For other foods, the cooking temperature seems to make a difference to which macronutrients are extracted, and subsequently, to the taste of the final product. For instance, the temperature is strictly controlled in home beer brews to maximise the extraction of sugars, and low-temperature processes are used to extract protein from peas commercially.

If I vary the cooking temperature when boiling soaked beans, how might it affect the macronutrient profile of the beans? For example, will a long, milder cooking process with lower temperature water extract a different amount of starches or proteins from the beans compared to a rapid boil?

Or, alternatively, what would happen if, instead of simply soaking the beans for a couple of days beforehand I kept them in warm (say, 60c) water for a while before cooking (instead of soaking at room temperature)

  • 1
    Not an answer, just a few thoughts: a) soaking beans is typically done overnight, so just a few hours. b) I would never keep foot at 60C - that's the upper border of the danger zone. Just a few degrees lower and you have built yourself an incubator for various nasties.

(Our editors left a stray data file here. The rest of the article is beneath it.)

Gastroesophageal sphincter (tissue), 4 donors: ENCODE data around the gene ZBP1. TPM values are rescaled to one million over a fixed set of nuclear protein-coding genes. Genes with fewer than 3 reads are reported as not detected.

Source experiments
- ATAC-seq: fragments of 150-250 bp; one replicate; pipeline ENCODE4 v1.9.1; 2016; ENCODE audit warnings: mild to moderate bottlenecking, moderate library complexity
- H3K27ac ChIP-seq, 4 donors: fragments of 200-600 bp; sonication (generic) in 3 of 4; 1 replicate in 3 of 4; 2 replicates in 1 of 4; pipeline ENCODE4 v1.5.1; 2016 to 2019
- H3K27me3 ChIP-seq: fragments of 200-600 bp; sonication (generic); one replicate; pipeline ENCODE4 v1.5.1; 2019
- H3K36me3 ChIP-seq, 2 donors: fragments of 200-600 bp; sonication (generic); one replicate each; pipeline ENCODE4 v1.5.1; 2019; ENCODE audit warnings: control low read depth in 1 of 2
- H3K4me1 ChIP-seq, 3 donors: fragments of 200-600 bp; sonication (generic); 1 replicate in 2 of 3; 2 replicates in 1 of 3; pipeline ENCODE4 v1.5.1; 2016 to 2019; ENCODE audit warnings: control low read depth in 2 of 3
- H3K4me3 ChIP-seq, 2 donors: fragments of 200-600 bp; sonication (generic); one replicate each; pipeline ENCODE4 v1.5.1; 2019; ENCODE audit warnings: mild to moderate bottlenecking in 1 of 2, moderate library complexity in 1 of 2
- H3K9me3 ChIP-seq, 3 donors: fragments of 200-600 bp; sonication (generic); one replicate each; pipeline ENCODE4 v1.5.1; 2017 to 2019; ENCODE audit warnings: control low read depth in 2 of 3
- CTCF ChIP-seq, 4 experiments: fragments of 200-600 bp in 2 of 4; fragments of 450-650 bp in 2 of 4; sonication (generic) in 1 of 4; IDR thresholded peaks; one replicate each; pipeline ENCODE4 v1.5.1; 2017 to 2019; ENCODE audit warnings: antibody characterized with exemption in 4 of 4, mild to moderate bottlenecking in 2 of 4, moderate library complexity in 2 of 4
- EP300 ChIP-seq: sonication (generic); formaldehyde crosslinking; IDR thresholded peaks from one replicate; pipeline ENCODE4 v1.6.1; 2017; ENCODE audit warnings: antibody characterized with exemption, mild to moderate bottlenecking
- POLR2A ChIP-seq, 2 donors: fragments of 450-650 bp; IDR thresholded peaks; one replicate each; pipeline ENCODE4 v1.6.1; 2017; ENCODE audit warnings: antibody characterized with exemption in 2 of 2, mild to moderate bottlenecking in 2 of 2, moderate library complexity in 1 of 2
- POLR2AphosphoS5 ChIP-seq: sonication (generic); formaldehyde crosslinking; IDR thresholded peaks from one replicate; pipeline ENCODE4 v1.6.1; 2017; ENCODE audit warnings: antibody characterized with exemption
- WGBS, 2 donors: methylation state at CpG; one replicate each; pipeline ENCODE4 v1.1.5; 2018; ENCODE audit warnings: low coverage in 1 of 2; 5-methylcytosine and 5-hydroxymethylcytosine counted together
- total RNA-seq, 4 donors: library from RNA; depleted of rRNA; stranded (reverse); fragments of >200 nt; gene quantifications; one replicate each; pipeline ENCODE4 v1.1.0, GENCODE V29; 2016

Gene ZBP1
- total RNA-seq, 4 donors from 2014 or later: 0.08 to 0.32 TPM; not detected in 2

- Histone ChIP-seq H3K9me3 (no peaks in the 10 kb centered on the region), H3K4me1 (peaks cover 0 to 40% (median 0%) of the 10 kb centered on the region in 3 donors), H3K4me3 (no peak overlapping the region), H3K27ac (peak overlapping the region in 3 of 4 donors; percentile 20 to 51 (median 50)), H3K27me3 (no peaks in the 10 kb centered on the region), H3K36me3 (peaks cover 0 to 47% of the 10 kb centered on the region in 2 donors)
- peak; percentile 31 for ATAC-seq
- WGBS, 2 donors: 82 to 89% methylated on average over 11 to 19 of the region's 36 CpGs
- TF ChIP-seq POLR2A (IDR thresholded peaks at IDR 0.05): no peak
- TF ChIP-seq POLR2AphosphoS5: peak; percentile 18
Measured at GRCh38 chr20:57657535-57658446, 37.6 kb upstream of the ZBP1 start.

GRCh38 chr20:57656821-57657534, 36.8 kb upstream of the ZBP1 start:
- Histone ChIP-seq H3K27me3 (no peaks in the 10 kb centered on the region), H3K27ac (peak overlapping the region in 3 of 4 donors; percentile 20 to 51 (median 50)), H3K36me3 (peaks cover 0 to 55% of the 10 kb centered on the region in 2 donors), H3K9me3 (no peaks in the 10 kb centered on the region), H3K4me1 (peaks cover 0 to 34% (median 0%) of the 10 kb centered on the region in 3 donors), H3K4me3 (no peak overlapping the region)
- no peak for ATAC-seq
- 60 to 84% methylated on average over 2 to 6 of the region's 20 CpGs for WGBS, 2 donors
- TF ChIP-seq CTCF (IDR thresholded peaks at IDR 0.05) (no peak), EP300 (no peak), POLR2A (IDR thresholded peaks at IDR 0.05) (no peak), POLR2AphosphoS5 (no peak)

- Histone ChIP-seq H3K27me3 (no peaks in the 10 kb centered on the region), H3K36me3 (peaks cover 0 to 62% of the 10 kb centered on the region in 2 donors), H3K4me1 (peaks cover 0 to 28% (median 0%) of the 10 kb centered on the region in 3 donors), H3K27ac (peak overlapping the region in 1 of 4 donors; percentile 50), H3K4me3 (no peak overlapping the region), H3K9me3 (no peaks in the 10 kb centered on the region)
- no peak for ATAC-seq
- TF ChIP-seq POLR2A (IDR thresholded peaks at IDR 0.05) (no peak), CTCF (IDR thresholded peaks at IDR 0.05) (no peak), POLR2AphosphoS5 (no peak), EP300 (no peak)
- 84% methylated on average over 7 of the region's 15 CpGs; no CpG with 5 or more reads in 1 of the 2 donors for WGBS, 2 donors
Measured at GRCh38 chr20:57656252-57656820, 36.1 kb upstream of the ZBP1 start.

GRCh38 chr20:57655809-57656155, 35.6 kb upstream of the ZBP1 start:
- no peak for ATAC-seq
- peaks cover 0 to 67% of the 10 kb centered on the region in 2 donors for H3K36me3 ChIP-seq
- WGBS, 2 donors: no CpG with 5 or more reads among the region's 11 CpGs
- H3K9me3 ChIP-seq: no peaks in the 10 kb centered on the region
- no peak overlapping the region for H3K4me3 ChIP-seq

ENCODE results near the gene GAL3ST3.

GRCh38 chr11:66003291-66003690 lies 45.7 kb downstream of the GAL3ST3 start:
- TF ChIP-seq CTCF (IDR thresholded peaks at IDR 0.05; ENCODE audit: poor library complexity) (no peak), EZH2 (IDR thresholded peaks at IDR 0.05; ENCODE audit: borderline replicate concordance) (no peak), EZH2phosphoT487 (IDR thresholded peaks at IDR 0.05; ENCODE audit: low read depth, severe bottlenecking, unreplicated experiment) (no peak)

– Stephie
    Commented Nov 20, 2016 at 13:05
  • @Stephie 60C would be quite hot for your foot :P Also, mashing beer is only about an hour, not several days.
    – Catija
    Commented Nov 20, 2016 at 18:23
  • @Catija OP wrote about "keeping them warm for the same amount of time", refering to "several days". But I admit, I like hot baths ;-)
    – Stephie
    Commented Nov 20, 2016 at 20:30
  • @Stephie yeah, that part of my comment was actually addressed at the op, not you. I was adding support to your statement. 😬
    – Catija
    Commented Nov 20, 2016 at 20:42

1 Answer 1


This is going to be a bit of a Zen answer (as usual for me).

I would venture that it doesn't matter. Normally, when you're making a bean stew or a chili bean casserole, you won't be discarding the liquid anyway. When you're eating the final dish, it doesn't matter to you if the protein is in the bean or the liquid, as you're eating them both.

It has, however, been my experience with white beans and chickpeas, that if you cook them more slowly, the water gets gloopier (higher viscosity), which means that proteins have moved from bean to water.

  • 1
    Thanks for the answer and the reflection behind it. Even though I do discard the water, multiple times, I'm happy to leverage your experience with slower cooking time - it concurs with what I had expected and what seems to be the case for other legumes or grains. I think I should get a pressure cooker...
    – lithic
    Commented Nov 21, 2016 at 7:32

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